So the first thing we need is a secure BBC.

And that starts with our funding settlement. The budget agreement we have with the Chancellor and Secretary of State delivers that - though it will not be without its challenges and painful choices.

And - as I said last week - inevitably we’ll have to either close or reduce some services.

It’s tough, but all that said, we welcome the Government’s commitment to stick to the agreement.

Delivering the agreement also means not fragmenting the licence fee through top-slicing. It is not a good idea in principle - or in practice. Because it substitutes public money for private money, it is allocated by committees rather than commissioners. It is subject to lobbying rather than audiences. And it weakens accountability and transparency.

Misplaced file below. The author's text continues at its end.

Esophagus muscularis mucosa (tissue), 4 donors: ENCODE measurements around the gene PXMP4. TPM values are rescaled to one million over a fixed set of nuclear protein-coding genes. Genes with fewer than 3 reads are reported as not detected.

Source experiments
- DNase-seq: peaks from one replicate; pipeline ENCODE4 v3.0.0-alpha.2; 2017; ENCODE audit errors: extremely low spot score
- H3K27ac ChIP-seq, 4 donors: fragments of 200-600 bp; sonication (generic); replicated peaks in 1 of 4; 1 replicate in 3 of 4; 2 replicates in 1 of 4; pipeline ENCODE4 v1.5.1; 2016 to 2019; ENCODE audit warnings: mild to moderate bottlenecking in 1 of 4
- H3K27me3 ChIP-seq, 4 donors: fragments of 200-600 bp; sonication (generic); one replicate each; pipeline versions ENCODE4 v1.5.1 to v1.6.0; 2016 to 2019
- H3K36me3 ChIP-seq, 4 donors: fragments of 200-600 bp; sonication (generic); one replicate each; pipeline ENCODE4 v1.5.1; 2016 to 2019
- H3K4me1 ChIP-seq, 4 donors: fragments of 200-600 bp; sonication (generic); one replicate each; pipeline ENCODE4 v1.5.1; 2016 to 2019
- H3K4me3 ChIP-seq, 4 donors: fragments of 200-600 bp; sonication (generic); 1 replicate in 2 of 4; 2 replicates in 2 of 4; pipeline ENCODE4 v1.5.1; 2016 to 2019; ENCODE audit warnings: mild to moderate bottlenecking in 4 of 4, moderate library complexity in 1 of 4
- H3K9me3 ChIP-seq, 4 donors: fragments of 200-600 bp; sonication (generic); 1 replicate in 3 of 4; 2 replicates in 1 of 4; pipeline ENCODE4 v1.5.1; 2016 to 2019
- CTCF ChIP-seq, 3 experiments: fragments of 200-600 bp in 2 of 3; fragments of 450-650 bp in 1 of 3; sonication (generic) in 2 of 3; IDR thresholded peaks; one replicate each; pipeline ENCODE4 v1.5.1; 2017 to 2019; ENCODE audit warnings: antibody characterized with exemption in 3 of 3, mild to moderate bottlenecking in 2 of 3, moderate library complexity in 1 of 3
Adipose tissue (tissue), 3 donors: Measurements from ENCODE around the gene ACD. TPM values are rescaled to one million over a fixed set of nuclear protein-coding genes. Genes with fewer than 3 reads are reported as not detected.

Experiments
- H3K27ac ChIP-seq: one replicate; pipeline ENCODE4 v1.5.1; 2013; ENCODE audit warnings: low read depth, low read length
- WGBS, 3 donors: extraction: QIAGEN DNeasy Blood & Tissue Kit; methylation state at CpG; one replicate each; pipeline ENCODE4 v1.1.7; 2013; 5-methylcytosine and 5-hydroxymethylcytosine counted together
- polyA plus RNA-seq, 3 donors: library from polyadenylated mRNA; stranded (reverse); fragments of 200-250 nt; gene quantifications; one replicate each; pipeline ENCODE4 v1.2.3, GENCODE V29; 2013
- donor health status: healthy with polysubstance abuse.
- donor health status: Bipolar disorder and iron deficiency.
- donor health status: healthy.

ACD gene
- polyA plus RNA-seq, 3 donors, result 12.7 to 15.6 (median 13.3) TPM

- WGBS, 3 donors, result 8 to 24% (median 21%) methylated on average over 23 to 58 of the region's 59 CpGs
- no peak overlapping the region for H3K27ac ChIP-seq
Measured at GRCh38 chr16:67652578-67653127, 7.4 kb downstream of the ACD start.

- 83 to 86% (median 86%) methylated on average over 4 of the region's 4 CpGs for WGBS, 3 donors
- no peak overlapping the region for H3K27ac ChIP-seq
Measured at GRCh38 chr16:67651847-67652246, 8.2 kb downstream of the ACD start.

So let me make it clear for the record that any suggestion of top-slicing or reduction in our ability to make commercial returns would be seen by us as reopening the agreement.

By itself, though, the agreement won’t restore the fall in original British content - let alone allow it to grow.

That’s why we think the Government’s option for a household fee merits further consideration. Because it could bring new investment and safeguard the BBC’s support for the creative economy for the long term.

Of course, it’s not all about money. It’s also about the environment we work in. The richness of the culture we create – that’s something the amazing talent we have in the industry keep talking to me about.

I want the BBC in the next decade to be a magnet for creativity – the place people come to make brilliant programmes - programmes of distinction.